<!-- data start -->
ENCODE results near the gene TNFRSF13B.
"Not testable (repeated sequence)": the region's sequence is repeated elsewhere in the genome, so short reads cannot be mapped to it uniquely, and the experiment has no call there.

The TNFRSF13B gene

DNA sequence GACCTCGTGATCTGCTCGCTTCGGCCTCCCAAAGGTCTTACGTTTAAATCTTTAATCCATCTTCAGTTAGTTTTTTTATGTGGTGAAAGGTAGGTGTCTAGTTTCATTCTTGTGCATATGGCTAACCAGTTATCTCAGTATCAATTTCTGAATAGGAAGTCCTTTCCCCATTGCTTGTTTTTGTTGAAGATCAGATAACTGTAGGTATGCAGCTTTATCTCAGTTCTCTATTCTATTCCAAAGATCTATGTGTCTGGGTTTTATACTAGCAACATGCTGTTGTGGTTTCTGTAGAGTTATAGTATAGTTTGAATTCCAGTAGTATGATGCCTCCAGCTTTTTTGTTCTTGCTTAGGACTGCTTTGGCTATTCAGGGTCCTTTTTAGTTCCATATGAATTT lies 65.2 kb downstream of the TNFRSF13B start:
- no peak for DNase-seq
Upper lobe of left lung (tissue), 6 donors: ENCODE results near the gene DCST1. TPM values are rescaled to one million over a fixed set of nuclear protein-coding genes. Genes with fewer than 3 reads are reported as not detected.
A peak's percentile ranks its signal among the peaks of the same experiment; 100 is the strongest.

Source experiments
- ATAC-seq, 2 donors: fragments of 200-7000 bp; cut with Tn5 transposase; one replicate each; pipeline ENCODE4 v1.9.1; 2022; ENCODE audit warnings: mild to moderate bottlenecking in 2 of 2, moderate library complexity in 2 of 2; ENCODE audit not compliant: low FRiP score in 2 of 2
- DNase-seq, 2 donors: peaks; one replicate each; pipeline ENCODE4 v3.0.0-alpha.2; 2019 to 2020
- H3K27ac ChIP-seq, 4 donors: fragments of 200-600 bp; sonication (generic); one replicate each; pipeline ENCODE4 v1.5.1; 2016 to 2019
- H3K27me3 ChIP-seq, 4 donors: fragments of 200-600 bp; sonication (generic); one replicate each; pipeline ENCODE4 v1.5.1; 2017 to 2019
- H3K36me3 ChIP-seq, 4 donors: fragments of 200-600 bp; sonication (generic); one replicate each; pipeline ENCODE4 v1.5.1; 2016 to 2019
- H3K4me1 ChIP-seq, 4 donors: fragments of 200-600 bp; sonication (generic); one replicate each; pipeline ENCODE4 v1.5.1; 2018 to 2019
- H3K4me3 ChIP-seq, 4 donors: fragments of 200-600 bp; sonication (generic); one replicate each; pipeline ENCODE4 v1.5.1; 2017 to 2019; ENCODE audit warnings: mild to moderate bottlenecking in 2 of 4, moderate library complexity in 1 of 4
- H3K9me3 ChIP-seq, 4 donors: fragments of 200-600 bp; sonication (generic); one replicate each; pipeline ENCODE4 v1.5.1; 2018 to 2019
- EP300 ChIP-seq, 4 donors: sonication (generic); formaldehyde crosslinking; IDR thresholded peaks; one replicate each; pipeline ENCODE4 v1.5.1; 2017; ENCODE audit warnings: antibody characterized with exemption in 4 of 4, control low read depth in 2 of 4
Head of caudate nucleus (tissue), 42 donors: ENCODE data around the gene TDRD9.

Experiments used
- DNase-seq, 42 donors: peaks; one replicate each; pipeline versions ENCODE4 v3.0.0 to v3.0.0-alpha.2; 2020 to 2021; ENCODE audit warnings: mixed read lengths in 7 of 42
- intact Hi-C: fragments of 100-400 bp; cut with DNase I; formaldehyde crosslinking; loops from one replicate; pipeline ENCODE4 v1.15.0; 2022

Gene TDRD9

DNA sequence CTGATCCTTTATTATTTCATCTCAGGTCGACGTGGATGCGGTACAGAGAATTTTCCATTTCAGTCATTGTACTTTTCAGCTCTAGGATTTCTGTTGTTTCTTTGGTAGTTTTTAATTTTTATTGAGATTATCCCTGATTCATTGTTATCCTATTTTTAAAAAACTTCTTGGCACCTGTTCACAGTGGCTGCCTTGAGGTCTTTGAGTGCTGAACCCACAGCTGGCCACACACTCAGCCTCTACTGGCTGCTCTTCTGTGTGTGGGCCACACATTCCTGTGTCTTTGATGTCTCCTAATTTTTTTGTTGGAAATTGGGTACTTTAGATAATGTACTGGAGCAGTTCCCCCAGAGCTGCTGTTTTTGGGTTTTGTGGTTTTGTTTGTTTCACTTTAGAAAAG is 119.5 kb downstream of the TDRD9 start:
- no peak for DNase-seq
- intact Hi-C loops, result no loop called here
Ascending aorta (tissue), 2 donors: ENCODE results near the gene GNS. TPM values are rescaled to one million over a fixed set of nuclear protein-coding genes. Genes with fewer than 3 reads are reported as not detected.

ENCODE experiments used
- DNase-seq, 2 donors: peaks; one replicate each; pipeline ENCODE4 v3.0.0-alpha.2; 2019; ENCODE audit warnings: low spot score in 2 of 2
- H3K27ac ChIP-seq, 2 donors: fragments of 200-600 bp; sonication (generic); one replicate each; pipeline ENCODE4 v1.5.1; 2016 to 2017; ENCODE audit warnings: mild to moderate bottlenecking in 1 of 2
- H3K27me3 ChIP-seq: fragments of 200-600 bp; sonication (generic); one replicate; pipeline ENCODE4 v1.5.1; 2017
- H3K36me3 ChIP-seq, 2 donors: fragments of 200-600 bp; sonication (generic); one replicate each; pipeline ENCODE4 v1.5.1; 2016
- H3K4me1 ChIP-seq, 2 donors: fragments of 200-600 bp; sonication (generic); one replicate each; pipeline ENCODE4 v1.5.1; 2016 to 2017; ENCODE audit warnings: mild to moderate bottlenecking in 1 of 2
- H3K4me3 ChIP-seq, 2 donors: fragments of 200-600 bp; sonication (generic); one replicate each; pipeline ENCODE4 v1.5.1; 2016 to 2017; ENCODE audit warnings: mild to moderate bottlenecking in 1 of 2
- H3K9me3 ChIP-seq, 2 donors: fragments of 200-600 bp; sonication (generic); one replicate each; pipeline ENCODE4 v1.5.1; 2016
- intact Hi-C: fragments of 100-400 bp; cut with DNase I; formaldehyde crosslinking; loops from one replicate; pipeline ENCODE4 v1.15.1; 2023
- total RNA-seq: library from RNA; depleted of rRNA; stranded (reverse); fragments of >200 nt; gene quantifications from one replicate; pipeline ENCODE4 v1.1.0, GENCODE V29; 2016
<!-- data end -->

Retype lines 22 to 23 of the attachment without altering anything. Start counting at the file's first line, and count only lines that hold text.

Gene TDRD9

DNA sequence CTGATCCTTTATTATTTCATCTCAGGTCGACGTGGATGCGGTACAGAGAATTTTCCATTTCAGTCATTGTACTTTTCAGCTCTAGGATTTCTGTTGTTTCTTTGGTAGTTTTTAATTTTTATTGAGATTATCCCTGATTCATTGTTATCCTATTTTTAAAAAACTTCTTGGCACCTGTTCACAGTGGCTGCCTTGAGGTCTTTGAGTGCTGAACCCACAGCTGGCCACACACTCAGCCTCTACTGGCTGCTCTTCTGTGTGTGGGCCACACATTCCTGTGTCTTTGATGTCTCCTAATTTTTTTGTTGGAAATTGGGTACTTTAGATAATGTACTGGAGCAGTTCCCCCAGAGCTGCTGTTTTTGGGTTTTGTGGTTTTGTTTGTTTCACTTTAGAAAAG is 119.5 kb downstream of the TDRD9 start: